Fashion’s Unsustainable Clothing Manufacturers
Last year it was reported H&M, the Swedish fast fashion retailer, had a big problem. The clothing brand had $4.3 billion (that’s billion with a B) in unsold inventory and the number was growing.
H&M manufactures hundreds of millions of garments every year. It ‘over-manufactures’ so many garments that the company actually creates energy in local Swedish incinerators by burning the unsold garments.
Clothing manufacturers like H&M, with insatiable appetites for growth, dominate fashion today. And each is over-manufacturing at epidemic levels – making more garments than the world’s population could ever need.
The cost to manufacture clothing has become so cheap in developing countries that there’s little risk for clothing manufacturers to overestimate purchase order quantities. It’s just a numbers game. And brands know they have a safety hatch; once the price goes low enough, someone somewhere will buy it, and probably not for less than they paid for it. Or they can burn it.
These corporations don’t think about natural resources, pollution or labor abuses when writing purchase orders. Above all, they see numbers. Are they wrong? This is how business has been done for decades.
The Unsustainable Way to Manufacture Clothing
The fashion industry uses inventory-based manufacturing. Fashion brands forecast what customers will buy, it’s rarely accurate and highly wasteful.
Department stores, big stores, small stores – they all need to be packed with inventory to look attractive and healthy to shoppers. Imagine all the stores, all over the world, all packed with inventory. Meanwhile, only a fraction of what’s in those stores is needed to serve a customer base or population. The rest is there to fill the store.
As mentioned, clothing is so cheap to make, brands don’t care about over-manufacturing. They know they can move the inventory through discounts and liquidation.
This cavalier culture of over-manufacturing has caused clothing production to double over the past 15 years. Subsequently, it’s created the popularity of outlet malls, the success of third-party liquidators like TJ Maxx and Marshalls, and the need for more Goodwill shops.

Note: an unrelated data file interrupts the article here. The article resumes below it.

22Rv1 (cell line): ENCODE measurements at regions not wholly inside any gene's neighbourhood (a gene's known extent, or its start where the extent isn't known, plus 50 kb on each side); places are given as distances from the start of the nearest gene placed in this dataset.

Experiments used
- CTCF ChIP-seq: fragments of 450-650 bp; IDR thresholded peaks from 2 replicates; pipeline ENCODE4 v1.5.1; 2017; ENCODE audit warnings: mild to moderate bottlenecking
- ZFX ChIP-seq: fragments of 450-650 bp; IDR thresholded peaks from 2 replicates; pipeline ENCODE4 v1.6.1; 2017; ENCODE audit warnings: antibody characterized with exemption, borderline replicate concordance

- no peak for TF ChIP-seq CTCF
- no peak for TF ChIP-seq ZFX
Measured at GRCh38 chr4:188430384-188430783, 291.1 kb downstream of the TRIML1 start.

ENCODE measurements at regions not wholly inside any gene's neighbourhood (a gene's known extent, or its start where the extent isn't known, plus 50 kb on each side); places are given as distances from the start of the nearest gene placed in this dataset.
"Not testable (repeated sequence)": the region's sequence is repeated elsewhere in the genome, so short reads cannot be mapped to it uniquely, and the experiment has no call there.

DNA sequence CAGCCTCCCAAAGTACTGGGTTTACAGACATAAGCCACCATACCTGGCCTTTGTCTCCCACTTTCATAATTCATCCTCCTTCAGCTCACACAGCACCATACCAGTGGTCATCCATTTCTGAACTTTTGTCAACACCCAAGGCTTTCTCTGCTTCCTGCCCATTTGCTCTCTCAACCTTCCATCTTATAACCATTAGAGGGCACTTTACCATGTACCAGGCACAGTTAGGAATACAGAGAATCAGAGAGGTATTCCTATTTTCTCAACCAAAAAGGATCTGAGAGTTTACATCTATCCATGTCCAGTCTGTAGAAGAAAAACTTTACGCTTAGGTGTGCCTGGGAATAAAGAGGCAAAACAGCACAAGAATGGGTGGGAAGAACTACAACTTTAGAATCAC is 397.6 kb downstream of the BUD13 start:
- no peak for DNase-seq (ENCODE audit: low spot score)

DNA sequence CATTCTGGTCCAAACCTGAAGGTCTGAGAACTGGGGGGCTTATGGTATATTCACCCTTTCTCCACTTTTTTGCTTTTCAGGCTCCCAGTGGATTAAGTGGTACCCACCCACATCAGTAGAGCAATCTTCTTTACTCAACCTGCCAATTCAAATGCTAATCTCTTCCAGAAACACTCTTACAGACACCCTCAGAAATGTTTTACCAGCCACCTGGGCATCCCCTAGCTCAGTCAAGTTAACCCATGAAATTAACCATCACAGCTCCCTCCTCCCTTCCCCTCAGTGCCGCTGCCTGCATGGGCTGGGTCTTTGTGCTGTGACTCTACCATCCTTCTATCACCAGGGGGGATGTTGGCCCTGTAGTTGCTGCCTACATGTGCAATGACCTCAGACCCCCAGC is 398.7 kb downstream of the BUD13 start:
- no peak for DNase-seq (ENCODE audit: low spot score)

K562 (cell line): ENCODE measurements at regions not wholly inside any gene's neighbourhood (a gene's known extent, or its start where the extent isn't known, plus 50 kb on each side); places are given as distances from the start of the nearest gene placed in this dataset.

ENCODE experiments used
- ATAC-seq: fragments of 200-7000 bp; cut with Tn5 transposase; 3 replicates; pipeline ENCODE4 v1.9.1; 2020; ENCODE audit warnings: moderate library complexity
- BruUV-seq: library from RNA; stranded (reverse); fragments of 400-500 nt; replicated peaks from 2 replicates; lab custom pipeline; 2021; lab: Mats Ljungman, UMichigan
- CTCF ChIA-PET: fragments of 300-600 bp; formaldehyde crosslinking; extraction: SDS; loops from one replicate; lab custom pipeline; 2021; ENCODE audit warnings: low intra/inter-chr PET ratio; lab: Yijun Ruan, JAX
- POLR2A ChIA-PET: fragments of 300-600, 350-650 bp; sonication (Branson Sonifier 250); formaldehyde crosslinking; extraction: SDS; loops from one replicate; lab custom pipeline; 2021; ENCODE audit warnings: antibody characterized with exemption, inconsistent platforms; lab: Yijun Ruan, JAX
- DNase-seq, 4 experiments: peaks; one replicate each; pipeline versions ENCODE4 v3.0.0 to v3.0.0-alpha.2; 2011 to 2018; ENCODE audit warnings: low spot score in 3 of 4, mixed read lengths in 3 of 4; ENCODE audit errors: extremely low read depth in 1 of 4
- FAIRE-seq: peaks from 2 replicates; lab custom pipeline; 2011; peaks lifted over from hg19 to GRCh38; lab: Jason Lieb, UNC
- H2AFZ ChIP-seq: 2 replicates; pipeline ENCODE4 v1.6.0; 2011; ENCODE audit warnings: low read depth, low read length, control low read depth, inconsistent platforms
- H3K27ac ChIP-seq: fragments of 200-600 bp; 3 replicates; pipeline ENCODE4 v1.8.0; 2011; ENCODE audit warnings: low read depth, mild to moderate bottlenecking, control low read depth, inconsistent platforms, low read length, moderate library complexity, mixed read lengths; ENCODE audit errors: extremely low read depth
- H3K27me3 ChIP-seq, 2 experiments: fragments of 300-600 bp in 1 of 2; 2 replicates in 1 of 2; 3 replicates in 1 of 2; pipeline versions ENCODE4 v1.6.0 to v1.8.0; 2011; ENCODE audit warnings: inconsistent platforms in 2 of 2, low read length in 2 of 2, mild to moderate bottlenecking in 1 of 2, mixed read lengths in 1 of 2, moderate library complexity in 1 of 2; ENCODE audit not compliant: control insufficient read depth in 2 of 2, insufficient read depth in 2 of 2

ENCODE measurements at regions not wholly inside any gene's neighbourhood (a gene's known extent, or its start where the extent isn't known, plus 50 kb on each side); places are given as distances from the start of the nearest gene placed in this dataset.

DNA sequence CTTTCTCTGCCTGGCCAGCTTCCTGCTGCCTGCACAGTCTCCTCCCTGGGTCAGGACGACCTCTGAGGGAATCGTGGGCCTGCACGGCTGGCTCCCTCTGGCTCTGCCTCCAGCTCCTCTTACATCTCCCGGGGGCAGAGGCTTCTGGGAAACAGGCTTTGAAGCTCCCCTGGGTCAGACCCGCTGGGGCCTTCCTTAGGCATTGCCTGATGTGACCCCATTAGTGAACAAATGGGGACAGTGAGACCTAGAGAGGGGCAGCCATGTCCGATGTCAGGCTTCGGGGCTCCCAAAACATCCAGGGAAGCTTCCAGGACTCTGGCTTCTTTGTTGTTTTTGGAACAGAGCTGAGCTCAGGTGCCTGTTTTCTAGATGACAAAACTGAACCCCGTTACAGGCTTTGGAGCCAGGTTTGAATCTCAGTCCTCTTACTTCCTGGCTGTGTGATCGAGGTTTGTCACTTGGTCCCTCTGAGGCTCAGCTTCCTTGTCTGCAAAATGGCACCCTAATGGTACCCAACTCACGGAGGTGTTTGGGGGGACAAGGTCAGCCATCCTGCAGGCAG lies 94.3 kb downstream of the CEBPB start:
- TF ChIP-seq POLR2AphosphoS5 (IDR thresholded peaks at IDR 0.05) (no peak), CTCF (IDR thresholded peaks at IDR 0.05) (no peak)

Inventory-based manufacturing, without regulation of supply and demand, is unsustainable. Every garment that is unnecessary manufactured has a negative consequence on the environment.
Clothing brands that use inventory-based manufacturing can take steps to be more sustainable by minimizing store size, focusing on selling products only within their core competency, and building quicker/reactionary supply chains.
The Sustainable Way to Manufacture Clothing
The most sustainable way to manufacture is also the most old-fashioned way; made-to-order.
Michael Burke, chairman and chief executive of Louis Vuitton said this in a 2019 article, “The ultimate destination of the luxury business is everything made-to-order. We’ll never achieve it, but that’s clearly where the market is headed.”
On-demand manufacturing (a.k.a. made-to-order) is the opposite of inventory-based manufacturing. On-demand only makes a product when a consumer requests it, there’s no guessing. It maximizes efficiency and minimizes waste.
If clothing manufacturers shifted even a portion of production to on-demand, volume could be greatly reduced. This means the use of natural resources and pollution would be a fraction of what it is.
Opponents of on-demand manufacturing would argue it’s a pipe dream. Similar arguments were made and are still being made about electric cars and renewable energy. On-demand manufacturing is certainly a long way off. But it should be considered, as the current model is unsustainable.
Some brands are already taking steps to slow waste. Brands are offering new items as ‘pre-order’ to gauge demand for products before committing to manufacturing. Other brands are looking to build faster supply-chains to react to replenish inventory more accurately and in smaller quantities.
Todd Shelton operates a pure on-demand manufacturing model in its East Rutherford, New Jersey factory.
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